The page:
The horrors of proofreading | Top ten German to English translation errors

I decided to write this post after yet another long proofreading job, clearing up the utter mess created by some anonymous colleague before me. It was full of some of the most basic and recurrent errors that one tends to find in bad German to English translations.

It is hoped that this post will make a tiny contribution to improving standards in the industry, or even provide clients with a handy list of telling signs of a poor translator when they themselves are not in a position to judge. Even if it should fail in these two objectives, it should certainly prove to be cathartic writing for me and cathartic reading for all the other high-quality German to English translators out there. These errors are in no particular order, by the way, I think they all cause an equal number of grey hairs, but if desired I can keep a count next time…

Please let me know if you decide to do your own version for your language combination and I’ll edit this post to include a link at the bottom! Also keep your eyes peeled for a late December special: The Horrors of Proofreading: Top 10 into English translation errors. This planned post will go beyond mere German to English translation errors and include some of my ‘favourite’ errors found in all manner of into English translations, not just German to English.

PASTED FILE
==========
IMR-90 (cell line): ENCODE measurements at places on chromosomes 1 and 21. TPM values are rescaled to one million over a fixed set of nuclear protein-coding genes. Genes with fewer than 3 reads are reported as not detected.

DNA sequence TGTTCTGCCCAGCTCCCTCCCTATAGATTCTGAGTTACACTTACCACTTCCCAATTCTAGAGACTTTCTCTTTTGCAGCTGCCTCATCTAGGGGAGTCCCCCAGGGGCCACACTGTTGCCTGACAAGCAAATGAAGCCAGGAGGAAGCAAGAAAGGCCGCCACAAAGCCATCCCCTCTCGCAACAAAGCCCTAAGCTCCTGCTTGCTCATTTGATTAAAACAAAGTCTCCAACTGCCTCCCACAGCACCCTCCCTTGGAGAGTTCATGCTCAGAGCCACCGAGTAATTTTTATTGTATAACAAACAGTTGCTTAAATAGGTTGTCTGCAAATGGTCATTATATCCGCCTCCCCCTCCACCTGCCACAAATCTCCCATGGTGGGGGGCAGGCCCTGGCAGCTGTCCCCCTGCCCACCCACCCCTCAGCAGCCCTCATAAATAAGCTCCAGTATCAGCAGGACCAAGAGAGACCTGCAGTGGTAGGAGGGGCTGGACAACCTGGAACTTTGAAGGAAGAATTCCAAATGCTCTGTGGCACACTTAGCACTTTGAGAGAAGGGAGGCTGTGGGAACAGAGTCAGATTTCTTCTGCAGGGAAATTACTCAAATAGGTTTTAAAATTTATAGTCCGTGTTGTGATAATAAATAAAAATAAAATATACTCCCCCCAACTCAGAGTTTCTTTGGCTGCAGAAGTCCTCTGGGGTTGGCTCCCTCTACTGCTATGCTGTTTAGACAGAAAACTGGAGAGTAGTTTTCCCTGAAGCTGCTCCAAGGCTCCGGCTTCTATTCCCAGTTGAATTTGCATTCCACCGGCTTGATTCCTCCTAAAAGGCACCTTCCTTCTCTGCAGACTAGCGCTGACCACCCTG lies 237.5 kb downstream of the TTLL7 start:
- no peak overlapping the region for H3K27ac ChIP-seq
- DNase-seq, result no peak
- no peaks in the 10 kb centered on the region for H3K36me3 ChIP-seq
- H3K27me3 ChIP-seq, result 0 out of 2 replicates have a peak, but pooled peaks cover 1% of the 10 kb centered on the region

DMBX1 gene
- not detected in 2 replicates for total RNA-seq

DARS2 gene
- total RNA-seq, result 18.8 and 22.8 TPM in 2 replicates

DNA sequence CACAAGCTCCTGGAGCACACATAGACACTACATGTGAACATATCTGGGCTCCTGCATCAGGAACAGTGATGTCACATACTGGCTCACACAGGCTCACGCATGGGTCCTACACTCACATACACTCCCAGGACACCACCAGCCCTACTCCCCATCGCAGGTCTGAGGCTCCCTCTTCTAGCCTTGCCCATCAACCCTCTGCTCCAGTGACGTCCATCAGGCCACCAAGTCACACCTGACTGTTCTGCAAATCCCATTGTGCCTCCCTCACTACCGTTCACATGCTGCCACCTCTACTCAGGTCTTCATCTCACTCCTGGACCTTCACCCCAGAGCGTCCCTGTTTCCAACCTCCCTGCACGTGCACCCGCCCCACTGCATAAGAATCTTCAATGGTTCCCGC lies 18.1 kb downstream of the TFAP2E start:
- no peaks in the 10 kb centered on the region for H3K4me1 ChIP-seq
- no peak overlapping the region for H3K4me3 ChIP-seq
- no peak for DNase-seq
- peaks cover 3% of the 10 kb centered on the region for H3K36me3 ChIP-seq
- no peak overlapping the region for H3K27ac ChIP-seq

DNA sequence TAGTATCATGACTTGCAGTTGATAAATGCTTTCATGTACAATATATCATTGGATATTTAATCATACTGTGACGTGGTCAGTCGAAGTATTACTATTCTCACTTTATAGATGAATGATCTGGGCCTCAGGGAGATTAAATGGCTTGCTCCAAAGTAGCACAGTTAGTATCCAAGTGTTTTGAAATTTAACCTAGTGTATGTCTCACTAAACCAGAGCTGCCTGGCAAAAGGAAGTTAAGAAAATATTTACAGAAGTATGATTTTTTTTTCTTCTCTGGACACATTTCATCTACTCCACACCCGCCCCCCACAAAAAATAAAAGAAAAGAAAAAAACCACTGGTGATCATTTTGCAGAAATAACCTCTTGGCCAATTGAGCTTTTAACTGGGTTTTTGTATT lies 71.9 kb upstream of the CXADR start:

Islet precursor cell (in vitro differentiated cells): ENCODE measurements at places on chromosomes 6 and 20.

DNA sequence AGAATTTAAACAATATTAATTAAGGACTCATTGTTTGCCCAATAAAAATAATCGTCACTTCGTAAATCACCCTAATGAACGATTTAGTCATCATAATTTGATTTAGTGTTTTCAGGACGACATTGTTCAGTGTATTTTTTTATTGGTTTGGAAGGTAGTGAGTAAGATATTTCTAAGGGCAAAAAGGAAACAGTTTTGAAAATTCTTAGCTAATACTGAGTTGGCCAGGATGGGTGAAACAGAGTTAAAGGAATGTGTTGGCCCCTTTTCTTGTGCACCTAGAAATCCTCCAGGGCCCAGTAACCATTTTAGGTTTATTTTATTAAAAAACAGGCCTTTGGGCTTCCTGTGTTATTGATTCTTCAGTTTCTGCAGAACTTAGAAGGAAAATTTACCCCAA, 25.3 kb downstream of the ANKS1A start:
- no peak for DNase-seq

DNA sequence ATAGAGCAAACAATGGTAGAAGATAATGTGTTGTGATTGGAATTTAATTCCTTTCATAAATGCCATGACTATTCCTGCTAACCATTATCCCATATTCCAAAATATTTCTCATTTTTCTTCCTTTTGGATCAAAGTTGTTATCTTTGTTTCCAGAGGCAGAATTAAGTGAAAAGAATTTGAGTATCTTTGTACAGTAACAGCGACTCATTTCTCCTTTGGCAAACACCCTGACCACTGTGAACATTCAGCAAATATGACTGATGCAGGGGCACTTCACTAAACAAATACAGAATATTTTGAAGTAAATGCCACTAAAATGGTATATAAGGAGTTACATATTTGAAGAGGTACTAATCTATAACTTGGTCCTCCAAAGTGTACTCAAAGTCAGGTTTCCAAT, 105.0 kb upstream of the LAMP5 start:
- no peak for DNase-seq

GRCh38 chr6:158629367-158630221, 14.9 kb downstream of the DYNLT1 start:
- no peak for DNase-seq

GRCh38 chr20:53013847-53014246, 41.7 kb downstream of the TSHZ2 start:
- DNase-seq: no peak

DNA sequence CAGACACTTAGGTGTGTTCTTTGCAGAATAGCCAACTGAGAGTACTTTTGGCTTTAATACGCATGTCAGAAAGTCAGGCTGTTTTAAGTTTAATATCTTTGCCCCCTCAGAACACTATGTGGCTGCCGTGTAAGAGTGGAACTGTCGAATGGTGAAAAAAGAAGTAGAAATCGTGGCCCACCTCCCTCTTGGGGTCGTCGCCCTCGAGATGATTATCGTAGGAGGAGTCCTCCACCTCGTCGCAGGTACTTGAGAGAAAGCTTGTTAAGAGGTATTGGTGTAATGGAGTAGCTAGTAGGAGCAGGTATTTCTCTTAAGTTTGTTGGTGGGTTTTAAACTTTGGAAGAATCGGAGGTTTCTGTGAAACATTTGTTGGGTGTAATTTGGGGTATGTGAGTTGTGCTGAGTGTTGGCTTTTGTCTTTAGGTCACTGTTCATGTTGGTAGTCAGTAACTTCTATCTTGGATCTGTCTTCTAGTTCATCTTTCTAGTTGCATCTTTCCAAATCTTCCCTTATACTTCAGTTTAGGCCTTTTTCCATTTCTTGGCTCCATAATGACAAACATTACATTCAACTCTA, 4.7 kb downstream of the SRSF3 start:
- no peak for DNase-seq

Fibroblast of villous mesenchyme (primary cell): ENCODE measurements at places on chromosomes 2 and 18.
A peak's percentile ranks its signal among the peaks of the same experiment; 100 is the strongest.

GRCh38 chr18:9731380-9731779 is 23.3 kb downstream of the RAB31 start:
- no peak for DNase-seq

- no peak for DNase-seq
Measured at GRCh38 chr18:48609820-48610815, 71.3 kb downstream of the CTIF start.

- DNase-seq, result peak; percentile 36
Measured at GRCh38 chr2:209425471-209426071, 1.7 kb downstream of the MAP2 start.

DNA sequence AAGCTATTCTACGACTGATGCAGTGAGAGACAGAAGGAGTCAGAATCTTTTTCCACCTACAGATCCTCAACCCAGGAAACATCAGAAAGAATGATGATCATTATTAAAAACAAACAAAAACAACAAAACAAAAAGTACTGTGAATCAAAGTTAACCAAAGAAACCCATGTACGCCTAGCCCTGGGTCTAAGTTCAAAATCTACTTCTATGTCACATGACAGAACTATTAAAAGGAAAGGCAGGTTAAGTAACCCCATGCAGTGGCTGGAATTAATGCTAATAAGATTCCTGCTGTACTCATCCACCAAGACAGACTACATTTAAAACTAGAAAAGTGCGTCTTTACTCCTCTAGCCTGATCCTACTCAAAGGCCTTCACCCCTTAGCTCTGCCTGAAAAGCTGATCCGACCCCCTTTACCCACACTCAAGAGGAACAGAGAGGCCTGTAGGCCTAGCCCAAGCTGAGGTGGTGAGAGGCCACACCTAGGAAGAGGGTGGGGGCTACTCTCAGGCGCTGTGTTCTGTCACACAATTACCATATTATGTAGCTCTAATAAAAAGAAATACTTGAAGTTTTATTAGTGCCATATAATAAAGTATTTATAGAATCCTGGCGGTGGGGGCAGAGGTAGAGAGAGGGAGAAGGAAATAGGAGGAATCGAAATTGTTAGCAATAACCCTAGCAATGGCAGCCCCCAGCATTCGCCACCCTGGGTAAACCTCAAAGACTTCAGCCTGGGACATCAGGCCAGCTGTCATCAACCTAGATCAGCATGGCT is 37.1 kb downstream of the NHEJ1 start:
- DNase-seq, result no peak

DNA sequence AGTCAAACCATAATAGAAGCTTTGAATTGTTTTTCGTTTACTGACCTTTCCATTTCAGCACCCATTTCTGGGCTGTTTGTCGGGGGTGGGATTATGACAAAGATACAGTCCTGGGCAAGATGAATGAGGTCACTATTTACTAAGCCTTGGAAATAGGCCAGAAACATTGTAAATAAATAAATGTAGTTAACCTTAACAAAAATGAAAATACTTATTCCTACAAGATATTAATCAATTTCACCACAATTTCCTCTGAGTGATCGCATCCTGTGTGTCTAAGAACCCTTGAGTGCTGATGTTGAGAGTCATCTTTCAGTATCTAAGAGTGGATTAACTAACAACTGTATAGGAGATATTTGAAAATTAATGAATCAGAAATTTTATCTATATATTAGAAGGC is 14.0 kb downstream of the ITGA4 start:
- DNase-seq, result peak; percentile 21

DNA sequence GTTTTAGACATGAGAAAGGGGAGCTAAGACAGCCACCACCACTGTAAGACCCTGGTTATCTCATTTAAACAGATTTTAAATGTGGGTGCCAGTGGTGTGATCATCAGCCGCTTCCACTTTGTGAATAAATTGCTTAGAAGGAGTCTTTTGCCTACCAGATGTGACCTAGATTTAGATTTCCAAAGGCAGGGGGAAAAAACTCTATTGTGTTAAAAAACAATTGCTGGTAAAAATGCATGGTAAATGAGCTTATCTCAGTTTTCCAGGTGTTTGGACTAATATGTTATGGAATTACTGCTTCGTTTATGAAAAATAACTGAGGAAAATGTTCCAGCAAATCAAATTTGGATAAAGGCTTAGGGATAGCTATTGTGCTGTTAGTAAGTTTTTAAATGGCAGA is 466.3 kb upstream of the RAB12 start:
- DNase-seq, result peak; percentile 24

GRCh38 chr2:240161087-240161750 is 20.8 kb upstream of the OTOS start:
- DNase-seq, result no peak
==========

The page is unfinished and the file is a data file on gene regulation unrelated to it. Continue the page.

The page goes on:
One of the most common errors, even found in otherwise decent translations. The § is a symbol meaning ‘Paragraf’ in German (which is not the same as ‘paragraph’ in English – that’s ‘Absatz’). We Brits* don’t use the § symbol ever. We tend to say ‘Section’ or ‘Article’ (with or without capitalisation, depending on preference and context). I’m told by Marta Stelmaszak that this also comes up in Polish.

* Thanks, Steffen Walter (see comments).

Hint: It’s not even on a standard QWERTY keyboard…


Unbelievably, this is one I had to explain to a seasoned in-house translator of ten years, who frequently translated banking and other legal documents with this glaring error. GmbH means “company with limited liability” under German, Austrian, Swiss or Liechtensteinian law. There are quite significant differences, even between the meaning of GmbH between these four countries where GmbH…

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Posted on juin 10, 2014 in Field of translation

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